Public Input Sought on Manchester Recreation Path

Public Input Sought on Manchester Recreation Path

Public Input Sought on Manchester Recreation Path

The firm conducting the feasibility study for the Manchester Recreation Path will be seeking local input when it presents various alternatives for the proposed town project at 5 p.m. on Tuesday, August 27, at the Manchester Rec Park headquarters. The scoping study, commissioned by the Town of Manchester, is the first step needed before applying Federal and State grants to fund the project. The Town of Manchester retained the Burlington-based company, VBH, to conduct the study to help determine if the town should acquire the right-of-way in order to extend Manchester’s public recreation opportunities. The topics expected to be reviewed include safety, trail surface, scenic elements, minimizing impact, brook and ravine crossings, drainage, construction phase-in, and possible trail spurs for future buildout.

The 1.7-mile section of the old Manchester-Dorset-Granville railroad pathway is now open to the public. Its northern entry point is off North Road and leads to Riley Rink, and is currently maintained by private ownership for foot travel; it is not yet suitable for most bike travel. The historic rail property connects walkers, cyclists, runners and cross-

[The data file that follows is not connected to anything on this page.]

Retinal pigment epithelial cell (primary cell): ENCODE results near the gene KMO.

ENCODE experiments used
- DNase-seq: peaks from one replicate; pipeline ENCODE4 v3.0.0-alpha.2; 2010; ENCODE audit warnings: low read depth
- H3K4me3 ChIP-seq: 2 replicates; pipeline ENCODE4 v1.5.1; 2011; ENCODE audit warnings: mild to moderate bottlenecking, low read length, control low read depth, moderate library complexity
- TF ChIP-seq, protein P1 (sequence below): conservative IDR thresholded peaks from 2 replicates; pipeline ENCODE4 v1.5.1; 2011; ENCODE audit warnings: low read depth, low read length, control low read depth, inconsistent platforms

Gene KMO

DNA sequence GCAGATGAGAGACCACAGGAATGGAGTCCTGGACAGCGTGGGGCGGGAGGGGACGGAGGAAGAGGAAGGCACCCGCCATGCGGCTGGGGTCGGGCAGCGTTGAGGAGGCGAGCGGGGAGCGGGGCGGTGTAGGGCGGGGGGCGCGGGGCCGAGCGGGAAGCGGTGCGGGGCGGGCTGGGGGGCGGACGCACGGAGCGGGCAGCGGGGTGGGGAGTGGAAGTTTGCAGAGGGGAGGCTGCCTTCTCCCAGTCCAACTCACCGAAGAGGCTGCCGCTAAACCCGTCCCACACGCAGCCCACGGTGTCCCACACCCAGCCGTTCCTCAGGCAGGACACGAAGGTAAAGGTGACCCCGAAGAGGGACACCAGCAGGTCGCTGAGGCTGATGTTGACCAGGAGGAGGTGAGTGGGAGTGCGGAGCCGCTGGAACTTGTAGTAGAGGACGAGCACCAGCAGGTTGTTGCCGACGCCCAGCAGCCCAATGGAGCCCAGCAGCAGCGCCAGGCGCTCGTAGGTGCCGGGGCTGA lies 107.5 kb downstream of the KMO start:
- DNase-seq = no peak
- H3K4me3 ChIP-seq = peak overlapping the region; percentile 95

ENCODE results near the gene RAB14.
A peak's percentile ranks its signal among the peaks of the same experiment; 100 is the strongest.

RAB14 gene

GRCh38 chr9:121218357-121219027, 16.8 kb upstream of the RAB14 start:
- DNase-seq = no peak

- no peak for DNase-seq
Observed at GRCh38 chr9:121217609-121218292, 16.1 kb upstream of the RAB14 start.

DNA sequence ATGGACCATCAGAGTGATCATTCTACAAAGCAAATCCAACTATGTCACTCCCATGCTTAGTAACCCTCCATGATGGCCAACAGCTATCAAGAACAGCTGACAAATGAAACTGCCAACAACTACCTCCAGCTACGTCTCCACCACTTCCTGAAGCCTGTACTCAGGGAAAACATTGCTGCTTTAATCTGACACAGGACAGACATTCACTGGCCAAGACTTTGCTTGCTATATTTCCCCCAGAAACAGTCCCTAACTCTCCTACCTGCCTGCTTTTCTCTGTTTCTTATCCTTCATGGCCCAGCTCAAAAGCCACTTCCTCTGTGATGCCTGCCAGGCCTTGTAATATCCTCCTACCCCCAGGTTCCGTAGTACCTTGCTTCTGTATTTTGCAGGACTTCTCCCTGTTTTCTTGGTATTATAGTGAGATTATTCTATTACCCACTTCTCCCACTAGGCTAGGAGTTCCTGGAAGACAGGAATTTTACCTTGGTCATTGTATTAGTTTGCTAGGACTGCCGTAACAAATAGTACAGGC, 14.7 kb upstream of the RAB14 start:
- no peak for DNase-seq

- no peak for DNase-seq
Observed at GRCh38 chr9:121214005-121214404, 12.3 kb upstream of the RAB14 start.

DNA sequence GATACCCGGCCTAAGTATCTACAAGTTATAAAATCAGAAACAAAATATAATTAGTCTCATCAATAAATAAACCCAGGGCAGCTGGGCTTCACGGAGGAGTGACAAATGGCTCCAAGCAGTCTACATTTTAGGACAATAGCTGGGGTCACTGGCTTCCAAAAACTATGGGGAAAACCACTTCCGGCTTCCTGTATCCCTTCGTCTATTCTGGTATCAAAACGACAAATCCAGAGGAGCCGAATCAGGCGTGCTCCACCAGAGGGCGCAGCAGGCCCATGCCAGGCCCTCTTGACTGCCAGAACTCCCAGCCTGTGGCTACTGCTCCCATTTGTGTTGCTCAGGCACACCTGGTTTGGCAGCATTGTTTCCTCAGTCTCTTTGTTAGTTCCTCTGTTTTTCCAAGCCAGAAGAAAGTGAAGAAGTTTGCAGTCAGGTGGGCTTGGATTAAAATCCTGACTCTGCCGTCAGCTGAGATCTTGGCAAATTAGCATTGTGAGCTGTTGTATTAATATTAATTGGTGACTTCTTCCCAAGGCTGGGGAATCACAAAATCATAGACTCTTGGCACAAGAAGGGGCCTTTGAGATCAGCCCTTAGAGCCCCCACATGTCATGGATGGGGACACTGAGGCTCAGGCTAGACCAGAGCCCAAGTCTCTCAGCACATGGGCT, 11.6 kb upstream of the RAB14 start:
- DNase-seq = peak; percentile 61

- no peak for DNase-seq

country skiers to the facilities at Riley Rink, the Manchester Rec Center and the town’s middle-elementary school off Main Street. The total round trip of these inter-connected trails is six miles, double the current public access to multi-use trails in Manchester Center. The new rec path would provide a safer alternative to sections Routes
7A and 30 for cycling and
running. Parking is available off North Road and at the other facilities along the route. The scenic pathway follows the old railroad bed through varied forested and cleared landscapes and is of historic significance to the region; remnants of the railroad’s history lie scattered along the route, and historic markers are already in place describing the brief but important marble industry that represents the history of Manchester and Dorset.

Towns and cities across New England have jumped on the public trails bandwagon of providing in-town trail access for residential and tourism uses year-round.

BikeManchesterVT, formed in 2013 as a result of the town’s 2020 long-range planning process, has endorsed the project as an important asset for residents and visitors alike. For details, visit bikemanchestervt.com.